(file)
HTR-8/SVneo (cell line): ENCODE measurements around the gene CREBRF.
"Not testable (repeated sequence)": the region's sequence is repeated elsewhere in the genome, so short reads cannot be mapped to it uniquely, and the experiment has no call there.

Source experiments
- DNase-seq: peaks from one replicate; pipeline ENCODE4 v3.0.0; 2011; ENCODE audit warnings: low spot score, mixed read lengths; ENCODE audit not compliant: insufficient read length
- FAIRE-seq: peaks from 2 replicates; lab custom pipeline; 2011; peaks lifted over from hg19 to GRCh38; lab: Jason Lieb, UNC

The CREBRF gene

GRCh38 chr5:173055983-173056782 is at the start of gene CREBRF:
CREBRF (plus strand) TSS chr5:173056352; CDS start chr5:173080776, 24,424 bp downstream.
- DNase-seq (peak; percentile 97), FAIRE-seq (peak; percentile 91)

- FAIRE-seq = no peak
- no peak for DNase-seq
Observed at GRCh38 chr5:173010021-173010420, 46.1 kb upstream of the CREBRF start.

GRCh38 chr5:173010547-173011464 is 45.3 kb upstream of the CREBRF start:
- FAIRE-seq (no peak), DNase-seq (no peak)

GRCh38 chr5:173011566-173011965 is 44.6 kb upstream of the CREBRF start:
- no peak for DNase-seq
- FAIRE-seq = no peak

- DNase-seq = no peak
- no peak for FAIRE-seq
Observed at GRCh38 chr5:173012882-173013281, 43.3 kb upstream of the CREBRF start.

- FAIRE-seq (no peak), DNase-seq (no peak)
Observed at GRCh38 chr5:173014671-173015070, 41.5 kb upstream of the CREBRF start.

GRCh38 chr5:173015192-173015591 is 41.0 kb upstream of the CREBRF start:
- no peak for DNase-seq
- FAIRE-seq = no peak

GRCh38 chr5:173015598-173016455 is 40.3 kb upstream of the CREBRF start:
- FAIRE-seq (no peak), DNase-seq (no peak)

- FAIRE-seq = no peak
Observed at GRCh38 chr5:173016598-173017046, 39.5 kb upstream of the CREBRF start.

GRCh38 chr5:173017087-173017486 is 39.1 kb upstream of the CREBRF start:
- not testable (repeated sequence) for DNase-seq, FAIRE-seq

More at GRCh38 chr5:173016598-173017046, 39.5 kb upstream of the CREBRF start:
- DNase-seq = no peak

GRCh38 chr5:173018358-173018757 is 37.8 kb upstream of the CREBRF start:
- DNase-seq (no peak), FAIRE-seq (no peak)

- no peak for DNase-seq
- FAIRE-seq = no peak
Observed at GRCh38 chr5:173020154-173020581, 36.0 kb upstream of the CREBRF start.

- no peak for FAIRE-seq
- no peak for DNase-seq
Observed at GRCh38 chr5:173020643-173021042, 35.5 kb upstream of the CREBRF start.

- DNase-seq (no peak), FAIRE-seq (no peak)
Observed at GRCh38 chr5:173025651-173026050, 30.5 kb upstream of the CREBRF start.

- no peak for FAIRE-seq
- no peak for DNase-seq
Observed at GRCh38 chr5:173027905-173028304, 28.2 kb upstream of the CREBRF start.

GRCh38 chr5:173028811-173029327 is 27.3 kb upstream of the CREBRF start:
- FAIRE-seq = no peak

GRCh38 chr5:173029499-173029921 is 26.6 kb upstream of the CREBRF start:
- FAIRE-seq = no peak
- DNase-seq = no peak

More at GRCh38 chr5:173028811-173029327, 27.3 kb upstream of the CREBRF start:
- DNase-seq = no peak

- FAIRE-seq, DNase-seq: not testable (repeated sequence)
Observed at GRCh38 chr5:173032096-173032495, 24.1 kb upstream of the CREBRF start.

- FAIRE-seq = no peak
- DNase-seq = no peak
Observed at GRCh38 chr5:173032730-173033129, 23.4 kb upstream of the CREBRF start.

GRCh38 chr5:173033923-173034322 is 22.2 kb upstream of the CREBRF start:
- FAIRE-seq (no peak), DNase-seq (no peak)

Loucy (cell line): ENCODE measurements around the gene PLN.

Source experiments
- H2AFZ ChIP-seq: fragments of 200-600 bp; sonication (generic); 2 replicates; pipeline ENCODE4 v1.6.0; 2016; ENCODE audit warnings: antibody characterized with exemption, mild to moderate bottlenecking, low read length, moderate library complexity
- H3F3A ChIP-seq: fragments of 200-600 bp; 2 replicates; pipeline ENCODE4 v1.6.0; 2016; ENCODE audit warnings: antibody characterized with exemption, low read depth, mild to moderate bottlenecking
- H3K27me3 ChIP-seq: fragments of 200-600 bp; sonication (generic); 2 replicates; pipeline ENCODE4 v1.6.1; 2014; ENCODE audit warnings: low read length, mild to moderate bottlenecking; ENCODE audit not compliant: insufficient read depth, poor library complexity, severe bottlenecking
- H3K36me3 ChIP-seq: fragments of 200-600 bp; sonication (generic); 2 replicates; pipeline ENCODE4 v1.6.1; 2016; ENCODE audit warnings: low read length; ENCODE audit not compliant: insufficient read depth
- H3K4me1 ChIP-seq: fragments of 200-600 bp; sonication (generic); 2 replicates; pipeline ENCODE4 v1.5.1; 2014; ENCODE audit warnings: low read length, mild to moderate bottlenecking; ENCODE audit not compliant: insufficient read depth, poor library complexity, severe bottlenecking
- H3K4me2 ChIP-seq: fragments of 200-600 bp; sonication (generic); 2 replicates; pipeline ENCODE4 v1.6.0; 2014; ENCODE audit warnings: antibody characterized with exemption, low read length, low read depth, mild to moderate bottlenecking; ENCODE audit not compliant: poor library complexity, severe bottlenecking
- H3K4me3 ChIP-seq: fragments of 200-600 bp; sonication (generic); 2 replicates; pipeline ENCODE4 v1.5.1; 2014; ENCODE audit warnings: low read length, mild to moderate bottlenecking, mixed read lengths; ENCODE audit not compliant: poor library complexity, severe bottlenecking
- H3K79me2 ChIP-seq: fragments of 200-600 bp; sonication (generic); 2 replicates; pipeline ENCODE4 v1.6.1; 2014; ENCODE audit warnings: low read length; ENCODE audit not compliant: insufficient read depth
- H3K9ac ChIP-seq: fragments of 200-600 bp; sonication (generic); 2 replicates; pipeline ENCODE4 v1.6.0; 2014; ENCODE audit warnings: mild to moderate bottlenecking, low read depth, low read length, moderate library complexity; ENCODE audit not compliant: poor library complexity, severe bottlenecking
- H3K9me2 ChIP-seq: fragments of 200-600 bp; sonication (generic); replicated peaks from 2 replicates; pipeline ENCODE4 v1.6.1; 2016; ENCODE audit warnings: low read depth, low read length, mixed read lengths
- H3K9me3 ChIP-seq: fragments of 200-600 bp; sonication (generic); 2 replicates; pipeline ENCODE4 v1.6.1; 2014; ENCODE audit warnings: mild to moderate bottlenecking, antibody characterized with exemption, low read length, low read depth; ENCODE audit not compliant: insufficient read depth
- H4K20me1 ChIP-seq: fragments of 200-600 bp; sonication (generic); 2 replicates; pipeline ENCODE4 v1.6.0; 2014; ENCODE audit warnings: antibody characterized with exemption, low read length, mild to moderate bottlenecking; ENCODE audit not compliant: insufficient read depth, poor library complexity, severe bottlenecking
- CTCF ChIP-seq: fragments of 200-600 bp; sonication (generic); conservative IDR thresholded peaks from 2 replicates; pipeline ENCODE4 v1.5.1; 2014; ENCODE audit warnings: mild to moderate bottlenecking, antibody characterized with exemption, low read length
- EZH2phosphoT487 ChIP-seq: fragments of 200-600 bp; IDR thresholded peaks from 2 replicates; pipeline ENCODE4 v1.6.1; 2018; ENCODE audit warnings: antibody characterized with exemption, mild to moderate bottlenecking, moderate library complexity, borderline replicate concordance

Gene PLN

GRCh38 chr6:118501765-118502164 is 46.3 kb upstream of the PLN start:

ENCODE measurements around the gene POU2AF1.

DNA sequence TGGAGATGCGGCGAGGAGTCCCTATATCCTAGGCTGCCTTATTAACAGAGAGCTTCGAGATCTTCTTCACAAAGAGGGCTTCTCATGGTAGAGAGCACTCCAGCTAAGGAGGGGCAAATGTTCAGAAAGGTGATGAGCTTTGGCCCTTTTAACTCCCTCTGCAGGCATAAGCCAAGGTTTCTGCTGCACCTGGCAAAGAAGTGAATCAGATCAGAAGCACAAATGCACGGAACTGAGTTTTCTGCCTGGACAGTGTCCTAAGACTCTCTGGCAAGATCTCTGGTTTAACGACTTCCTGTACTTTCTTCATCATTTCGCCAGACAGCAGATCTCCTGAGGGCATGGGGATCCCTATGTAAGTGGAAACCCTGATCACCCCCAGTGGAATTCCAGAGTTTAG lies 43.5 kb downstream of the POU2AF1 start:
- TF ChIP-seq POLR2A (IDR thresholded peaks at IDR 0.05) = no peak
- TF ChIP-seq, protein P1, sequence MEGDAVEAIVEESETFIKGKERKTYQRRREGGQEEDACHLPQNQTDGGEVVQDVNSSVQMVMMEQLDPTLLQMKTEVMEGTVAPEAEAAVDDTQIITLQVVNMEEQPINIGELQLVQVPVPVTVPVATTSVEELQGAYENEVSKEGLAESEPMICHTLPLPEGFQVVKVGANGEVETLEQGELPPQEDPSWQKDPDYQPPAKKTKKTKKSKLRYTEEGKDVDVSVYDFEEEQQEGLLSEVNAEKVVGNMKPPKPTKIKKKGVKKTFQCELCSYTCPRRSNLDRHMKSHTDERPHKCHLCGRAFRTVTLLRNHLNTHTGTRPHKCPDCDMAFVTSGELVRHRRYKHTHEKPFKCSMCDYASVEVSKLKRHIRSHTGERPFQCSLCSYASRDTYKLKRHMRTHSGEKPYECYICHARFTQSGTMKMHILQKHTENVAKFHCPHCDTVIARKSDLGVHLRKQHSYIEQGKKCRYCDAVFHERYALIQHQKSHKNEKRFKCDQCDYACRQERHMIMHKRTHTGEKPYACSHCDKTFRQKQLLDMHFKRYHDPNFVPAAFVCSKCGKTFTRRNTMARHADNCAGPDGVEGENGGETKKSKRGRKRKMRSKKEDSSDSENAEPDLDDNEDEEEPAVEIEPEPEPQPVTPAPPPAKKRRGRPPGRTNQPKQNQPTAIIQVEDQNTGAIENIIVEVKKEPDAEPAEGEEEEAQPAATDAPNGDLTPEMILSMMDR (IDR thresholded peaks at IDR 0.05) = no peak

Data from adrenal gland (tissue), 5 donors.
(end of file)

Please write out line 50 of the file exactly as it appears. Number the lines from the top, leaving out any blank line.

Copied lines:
- FAIRE-seq = no peak